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We are looking at using HBase for real-time analytics.

Prior to HBase, we will be running a Hadoop Map Reduce job over our log files and aggregating the data, and storing the fine-grained aggregate results in HBase to enable real-time analytics and queries on the aggregated data. So the HBase tables will have pre-aggregated data (by date).

My question is: how to best design the schema and primary key design for the HBase database to enable fast but flexible queries.

For example, assume that we store the following lines in a database:

timestamp, client_ip, url, referrer, useragent

and say our map-reduce job produces three different output fields, each of which we want to store in a separate "table" (HBase column family):

  • date, operating_system, browser
  • date, url, referrer
  • date, url, country

(our map-reduce job obtains the operating_system, browser and country fields from the user agent and client_ip data.)

My question is: how can we structure the HBase schema to allow fast, near-realtime and flexible lookups for any of these fields, or a combination? For instance, the user must be able to specify:

  • operating_system by date ("How many iPad users in this date range?")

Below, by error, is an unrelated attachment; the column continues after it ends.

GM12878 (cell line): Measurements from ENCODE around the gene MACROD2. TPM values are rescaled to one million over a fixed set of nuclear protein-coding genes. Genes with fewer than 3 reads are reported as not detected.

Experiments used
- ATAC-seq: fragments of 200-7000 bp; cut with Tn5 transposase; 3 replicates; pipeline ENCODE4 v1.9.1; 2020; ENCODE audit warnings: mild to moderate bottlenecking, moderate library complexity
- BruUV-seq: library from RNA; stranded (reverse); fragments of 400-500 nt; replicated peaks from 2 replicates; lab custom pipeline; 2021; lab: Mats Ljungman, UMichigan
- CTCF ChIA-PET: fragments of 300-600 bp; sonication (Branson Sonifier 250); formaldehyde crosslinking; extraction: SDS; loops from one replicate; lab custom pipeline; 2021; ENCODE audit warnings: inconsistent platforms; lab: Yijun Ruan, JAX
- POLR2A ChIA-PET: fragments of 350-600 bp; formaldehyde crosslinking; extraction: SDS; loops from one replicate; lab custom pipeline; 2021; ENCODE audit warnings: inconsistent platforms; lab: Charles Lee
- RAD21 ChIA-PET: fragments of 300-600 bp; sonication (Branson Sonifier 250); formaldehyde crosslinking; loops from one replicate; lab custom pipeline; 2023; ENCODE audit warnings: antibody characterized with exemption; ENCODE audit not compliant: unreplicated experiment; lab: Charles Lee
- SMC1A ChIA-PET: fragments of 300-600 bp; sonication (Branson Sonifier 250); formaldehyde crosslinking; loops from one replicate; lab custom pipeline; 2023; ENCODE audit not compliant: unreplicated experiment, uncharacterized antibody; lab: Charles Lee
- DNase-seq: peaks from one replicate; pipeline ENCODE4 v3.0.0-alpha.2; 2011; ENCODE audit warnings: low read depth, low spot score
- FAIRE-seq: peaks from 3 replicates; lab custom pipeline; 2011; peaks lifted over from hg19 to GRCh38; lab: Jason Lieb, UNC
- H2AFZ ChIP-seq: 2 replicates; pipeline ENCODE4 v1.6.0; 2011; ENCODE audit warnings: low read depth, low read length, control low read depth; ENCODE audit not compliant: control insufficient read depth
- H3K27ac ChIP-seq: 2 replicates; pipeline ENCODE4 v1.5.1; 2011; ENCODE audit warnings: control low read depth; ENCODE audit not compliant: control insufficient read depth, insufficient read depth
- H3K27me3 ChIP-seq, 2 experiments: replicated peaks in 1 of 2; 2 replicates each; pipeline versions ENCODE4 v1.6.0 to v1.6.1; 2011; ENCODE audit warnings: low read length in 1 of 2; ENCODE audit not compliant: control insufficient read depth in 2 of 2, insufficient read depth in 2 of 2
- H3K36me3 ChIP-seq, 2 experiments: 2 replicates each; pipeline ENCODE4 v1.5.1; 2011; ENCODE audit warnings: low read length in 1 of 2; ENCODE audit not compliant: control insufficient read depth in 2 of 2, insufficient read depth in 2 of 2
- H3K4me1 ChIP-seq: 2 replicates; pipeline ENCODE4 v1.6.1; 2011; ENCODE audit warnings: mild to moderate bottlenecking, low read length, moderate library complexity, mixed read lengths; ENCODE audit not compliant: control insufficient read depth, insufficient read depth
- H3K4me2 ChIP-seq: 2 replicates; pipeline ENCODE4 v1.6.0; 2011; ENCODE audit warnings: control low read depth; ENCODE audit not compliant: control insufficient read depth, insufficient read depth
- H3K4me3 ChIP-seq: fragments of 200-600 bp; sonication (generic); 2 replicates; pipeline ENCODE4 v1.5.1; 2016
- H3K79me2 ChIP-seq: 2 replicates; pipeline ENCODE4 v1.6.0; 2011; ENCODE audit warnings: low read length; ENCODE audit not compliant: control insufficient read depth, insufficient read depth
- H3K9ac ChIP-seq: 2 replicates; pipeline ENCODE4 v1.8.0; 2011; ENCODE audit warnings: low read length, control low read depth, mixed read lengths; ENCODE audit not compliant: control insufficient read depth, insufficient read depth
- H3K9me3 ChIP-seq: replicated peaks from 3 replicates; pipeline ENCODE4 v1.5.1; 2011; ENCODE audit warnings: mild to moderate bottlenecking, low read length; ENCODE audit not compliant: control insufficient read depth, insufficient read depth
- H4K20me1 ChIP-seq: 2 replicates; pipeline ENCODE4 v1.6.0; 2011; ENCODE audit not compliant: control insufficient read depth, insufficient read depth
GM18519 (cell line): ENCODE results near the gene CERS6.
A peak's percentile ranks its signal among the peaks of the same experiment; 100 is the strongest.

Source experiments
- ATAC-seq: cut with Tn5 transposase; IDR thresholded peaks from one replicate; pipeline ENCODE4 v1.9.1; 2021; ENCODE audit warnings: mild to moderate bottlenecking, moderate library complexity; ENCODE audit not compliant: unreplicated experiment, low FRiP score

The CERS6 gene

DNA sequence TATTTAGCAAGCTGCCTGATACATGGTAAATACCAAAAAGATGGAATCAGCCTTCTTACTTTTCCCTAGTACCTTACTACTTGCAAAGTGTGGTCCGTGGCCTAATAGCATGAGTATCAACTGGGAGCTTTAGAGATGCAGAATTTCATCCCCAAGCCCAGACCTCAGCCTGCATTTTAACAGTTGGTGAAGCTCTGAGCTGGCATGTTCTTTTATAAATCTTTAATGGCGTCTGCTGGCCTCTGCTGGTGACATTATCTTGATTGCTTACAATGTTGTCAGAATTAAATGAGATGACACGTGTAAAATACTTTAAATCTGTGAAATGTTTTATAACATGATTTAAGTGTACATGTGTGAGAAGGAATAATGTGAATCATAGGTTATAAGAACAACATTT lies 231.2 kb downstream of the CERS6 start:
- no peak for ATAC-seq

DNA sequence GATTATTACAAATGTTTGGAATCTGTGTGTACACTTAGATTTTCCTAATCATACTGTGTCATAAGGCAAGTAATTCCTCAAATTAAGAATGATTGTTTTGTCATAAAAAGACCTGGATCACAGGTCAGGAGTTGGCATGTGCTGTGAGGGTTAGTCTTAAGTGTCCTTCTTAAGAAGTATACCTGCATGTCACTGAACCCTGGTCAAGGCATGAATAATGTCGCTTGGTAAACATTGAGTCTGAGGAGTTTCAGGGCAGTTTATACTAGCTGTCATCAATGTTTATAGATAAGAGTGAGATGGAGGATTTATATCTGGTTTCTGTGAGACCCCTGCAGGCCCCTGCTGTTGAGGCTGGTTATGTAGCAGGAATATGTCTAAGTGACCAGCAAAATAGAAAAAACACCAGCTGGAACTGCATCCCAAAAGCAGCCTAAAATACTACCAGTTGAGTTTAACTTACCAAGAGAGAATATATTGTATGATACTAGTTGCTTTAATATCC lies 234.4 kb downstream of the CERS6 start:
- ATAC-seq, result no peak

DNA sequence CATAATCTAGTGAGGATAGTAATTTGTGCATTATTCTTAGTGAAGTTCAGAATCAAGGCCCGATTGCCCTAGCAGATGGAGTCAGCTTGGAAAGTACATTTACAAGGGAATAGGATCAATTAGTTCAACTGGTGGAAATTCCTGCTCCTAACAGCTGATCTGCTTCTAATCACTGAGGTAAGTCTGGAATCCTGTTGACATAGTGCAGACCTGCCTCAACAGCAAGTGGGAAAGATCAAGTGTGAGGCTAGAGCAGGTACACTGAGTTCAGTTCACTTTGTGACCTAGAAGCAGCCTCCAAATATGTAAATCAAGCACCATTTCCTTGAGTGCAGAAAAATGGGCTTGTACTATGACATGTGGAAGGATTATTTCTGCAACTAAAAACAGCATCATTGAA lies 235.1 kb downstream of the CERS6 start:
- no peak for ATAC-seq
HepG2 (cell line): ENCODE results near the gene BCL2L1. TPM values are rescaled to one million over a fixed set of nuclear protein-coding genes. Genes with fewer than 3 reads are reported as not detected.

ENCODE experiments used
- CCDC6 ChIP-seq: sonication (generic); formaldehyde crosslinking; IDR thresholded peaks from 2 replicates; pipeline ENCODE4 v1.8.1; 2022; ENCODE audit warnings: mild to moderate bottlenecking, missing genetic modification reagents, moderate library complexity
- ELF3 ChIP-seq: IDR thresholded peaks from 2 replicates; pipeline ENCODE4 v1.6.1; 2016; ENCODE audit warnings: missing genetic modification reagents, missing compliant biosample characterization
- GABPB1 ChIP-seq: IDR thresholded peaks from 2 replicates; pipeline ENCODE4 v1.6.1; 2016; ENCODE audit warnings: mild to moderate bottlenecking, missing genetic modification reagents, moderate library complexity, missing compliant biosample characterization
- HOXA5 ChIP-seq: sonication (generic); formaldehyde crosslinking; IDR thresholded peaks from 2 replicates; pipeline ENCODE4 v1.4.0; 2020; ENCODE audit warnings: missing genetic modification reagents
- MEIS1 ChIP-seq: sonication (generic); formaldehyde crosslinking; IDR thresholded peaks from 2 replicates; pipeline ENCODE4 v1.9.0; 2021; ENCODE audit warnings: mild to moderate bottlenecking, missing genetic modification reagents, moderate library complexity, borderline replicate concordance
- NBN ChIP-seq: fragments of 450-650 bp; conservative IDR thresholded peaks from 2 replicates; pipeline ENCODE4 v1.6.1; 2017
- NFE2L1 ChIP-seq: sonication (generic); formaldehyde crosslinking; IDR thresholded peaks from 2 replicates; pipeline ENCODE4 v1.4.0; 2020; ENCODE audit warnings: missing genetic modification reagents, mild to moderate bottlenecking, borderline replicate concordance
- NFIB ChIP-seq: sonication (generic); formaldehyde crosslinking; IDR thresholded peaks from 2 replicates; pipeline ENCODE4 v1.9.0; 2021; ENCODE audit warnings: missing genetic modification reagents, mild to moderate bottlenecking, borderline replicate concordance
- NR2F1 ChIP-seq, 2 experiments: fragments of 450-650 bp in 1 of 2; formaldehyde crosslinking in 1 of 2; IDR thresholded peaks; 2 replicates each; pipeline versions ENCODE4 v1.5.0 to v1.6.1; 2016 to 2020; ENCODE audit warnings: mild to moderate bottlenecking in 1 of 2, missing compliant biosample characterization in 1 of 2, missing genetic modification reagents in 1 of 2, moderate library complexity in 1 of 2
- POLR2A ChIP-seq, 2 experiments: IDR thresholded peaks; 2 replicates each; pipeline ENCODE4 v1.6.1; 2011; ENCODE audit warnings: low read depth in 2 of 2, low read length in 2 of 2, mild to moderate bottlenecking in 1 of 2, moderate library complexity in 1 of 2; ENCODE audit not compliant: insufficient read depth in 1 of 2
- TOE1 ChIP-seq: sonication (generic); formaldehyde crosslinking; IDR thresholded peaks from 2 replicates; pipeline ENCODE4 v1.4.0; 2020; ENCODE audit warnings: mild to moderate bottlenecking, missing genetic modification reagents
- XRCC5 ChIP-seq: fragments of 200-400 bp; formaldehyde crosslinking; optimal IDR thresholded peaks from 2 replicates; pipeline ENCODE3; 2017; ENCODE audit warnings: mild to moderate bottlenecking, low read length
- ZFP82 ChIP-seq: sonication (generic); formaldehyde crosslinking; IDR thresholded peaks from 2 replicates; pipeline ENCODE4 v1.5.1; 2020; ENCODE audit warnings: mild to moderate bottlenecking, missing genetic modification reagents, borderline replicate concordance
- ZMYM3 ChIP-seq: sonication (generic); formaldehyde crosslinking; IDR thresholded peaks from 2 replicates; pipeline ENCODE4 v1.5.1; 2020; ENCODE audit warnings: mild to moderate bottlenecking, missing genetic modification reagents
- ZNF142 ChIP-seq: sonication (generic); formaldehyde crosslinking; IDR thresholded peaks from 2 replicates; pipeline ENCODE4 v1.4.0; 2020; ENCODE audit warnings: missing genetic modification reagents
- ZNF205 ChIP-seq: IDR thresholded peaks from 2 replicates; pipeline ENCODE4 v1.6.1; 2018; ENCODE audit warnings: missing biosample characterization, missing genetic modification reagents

• url by country and date ("How many users to this url from this country for the last month?")

and basically any other custom query?

Should we use keys like this:

  • date_os_browser
  • date_url_referrer
  • date_url_country

and if so, can we fulfill the sort of queries specified above?

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1 Answer 1

up vote 5 down vote accepted

You've got the gist of it, yes. Both of your example queries filter by date, and that's a natural "primary" dimension in this domain (event reporting).

A common note you'll get about starting your keys with a date is that it will cause "hot spotting" problems; the essence of that problem is, date ranges that are contiguous in time will also be contiguous servers, and so if you're always inserting and querying data that happened "now" (or "recently"), one server will get all the load while the others sit idle. This doesn't sound like it'd be a huge concern on insert, since you'll be batch loading exclusively, but it might be a problem on read; if all of your queries go to one of your 20 servers, you'll effectively be at 5% capacity.

OpenTSDB gets around this by prepending a 3-byte "metric id" before the date, and that works well to spray updates across the whole cluster. If you have something that's similar, and you know you always (or usually) include a filter for it in most queries, you could use that. Or you could prepend a hash of some higher order part of the date (like "month") and then at least your reads would be a little more spread out.

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Thanks a lot for the answer. How would I do queries like "How many iPad users in this date range" - would I need to do a range scan and application-level aggregation? –  Suman May 30 '12 at 14:08

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